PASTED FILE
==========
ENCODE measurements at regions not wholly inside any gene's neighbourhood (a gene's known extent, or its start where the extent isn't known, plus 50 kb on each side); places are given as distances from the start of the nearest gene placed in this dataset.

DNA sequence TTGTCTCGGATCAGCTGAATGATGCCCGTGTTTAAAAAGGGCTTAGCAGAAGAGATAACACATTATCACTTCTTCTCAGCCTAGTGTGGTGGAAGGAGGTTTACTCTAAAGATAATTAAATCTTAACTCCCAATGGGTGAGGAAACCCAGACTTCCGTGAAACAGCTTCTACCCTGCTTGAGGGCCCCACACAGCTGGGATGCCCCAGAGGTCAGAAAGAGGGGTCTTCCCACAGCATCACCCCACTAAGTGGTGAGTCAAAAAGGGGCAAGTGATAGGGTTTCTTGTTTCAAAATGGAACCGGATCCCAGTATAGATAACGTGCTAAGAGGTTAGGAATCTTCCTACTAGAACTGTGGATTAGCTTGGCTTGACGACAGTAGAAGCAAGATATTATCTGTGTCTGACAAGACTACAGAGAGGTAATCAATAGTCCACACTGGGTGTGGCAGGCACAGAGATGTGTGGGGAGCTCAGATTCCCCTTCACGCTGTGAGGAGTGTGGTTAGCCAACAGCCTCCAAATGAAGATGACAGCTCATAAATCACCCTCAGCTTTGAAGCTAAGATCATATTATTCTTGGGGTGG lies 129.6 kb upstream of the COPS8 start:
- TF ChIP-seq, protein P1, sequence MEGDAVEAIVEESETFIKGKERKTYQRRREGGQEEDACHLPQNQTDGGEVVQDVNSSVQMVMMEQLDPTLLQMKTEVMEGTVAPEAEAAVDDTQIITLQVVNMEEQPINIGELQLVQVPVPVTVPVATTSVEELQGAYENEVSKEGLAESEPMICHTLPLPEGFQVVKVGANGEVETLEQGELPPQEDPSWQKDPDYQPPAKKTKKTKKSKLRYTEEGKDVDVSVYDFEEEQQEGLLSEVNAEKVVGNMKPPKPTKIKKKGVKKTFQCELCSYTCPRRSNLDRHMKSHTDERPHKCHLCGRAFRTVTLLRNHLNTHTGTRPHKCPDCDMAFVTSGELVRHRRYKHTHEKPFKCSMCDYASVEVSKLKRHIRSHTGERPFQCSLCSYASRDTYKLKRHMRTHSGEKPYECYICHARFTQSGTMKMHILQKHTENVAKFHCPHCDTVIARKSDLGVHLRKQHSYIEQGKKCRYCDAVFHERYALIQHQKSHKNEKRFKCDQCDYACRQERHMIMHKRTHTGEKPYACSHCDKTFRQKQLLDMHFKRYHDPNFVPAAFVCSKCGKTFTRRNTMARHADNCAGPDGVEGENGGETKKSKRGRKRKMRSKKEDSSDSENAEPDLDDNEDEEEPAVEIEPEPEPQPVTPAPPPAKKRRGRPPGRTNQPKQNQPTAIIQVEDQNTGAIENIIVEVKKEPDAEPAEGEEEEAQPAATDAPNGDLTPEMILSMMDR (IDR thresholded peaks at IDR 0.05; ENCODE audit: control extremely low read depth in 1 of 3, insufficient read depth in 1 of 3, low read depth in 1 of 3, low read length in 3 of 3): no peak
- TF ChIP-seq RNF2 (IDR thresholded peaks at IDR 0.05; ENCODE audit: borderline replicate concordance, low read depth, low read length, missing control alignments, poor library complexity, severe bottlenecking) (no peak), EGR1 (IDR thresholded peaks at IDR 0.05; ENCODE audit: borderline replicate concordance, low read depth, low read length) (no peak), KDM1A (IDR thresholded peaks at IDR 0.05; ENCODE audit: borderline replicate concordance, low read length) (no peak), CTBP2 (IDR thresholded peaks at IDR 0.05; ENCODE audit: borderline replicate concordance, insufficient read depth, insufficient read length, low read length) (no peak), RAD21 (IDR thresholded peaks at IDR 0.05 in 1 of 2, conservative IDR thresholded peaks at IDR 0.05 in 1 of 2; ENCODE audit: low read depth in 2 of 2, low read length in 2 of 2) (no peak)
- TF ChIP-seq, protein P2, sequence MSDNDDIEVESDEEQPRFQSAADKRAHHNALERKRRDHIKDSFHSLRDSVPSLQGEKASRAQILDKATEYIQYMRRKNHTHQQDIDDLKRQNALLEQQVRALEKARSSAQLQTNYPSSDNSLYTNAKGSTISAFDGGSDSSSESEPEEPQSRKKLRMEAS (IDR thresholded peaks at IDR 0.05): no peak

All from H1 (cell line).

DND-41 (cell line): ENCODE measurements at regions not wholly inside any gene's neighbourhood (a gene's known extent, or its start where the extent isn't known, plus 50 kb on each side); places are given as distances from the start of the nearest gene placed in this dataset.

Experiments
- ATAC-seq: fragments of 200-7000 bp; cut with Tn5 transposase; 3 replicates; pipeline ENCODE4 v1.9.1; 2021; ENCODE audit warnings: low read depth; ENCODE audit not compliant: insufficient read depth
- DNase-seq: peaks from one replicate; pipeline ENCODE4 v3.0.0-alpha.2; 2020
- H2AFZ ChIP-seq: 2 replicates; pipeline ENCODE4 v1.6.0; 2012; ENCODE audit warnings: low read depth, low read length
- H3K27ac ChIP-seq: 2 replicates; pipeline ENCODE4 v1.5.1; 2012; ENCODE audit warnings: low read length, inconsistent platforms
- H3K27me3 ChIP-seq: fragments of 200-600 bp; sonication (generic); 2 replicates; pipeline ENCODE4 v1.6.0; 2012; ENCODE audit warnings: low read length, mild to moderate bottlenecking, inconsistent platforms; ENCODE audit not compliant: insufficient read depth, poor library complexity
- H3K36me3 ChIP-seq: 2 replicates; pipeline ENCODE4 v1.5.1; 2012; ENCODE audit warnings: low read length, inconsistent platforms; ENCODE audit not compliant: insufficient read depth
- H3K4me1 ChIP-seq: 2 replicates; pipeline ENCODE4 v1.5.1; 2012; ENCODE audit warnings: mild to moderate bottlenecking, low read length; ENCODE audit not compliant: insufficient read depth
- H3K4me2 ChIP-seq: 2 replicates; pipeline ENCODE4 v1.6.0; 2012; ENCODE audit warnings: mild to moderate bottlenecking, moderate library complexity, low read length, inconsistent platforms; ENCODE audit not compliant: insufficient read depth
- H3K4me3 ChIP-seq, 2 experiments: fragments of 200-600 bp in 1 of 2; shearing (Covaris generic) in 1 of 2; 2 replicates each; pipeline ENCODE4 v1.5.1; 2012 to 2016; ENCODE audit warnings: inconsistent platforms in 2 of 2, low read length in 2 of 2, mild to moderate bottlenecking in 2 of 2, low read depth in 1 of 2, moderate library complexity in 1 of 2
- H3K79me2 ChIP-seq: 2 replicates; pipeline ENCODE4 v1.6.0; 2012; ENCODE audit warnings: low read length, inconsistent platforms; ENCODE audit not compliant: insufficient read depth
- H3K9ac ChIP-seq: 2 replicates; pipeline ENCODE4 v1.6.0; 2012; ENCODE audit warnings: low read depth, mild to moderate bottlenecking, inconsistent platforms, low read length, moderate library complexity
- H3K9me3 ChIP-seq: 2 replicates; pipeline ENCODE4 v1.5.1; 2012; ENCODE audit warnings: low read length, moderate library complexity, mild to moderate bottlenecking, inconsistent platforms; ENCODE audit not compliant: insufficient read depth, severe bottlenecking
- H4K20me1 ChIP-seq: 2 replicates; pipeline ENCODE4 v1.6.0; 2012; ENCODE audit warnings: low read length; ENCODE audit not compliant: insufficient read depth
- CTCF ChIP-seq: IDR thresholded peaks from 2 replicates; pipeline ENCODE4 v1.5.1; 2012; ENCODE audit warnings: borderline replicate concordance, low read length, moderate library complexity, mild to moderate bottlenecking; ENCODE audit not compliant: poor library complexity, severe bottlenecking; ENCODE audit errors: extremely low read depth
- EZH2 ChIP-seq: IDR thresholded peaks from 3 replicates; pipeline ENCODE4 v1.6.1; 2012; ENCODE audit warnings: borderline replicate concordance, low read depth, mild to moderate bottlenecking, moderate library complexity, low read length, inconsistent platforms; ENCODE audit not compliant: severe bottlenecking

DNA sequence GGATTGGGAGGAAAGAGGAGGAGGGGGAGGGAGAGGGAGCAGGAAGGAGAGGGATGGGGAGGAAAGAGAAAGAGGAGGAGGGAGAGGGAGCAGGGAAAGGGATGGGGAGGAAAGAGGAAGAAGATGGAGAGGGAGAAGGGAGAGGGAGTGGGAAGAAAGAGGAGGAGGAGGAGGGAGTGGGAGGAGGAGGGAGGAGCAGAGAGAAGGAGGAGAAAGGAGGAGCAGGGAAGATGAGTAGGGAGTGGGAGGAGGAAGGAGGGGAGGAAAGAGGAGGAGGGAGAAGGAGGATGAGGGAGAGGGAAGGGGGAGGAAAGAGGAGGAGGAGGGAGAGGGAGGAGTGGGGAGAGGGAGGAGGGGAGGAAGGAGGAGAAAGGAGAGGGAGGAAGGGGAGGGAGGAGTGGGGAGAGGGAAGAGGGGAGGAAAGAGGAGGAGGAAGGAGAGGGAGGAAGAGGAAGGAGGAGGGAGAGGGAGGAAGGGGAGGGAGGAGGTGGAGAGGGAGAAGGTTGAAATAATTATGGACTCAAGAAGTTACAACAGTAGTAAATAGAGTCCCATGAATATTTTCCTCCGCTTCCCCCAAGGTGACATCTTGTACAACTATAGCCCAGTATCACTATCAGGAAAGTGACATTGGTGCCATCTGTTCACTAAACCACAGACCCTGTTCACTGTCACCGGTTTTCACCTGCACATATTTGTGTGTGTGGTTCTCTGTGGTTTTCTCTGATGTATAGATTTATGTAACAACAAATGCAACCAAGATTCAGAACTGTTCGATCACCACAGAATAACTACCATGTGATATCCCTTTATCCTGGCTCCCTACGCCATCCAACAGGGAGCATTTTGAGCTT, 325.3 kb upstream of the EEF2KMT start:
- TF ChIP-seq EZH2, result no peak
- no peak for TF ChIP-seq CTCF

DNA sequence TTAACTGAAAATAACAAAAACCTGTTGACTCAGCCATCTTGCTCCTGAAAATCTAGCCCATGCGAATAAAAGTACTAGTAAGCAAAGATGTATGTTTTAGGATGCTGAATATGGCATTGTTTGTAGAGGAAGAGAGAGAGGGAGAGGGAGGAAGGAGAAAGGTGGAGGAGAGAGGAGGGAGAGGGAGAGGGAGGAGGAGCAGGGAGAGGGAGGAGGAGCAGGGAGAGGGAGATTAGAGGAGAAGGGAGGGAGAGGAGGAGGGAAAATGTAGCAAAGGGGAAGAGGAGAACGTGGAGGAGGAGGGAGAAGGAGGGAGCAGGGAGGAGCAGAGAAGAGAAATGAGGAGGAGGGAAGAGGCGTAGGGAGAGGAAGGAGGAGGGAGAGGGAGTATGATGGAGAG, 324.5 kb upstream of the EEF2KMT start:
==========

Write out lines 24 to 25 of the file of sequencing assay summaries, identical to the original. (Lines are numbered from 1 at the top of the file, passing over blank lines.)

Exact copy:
DNA sequence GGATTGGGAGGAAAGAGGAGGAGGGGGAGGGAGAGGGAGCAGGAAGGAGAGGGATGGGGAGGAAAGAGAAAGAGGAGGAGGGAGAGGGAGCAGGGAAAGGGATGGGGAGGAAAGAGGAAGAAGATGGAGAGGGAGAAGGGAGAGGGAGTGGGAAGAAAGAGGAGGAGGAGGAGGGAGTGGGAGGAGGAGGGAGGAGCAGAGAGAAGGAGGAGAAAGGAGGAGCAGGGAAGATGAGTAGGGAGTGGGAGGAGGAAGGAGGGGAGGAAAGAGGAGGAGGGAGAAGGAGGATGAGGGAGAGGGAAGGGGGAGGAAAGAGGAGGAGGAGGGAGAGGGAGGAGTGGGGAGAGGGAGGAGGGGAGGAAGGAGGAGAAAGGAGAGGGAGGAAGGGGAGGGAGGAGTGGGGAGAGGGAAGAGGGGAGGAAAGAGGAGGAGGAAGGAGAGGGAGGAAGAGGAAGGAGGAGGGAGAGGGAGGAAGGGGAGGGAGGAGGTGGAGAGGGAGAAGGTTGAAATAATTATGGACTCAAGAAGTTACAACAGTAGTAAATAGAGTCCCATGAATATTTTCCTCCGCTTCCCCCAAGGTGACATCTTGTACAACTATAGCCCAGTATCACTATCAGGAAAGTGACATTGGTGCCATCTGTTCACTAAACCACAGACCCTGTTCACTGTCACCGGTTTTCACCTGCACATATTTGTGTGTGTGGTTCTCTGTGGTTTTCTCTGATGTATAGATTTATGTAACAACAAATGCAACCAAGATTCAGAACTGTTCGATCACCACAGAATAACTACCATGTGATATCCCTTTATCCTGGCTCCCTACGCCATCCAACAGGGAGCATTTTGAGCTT, 325.3 kb upstream of the EEF2KMT start:
- TF ChIP-seq EZH2, result no peak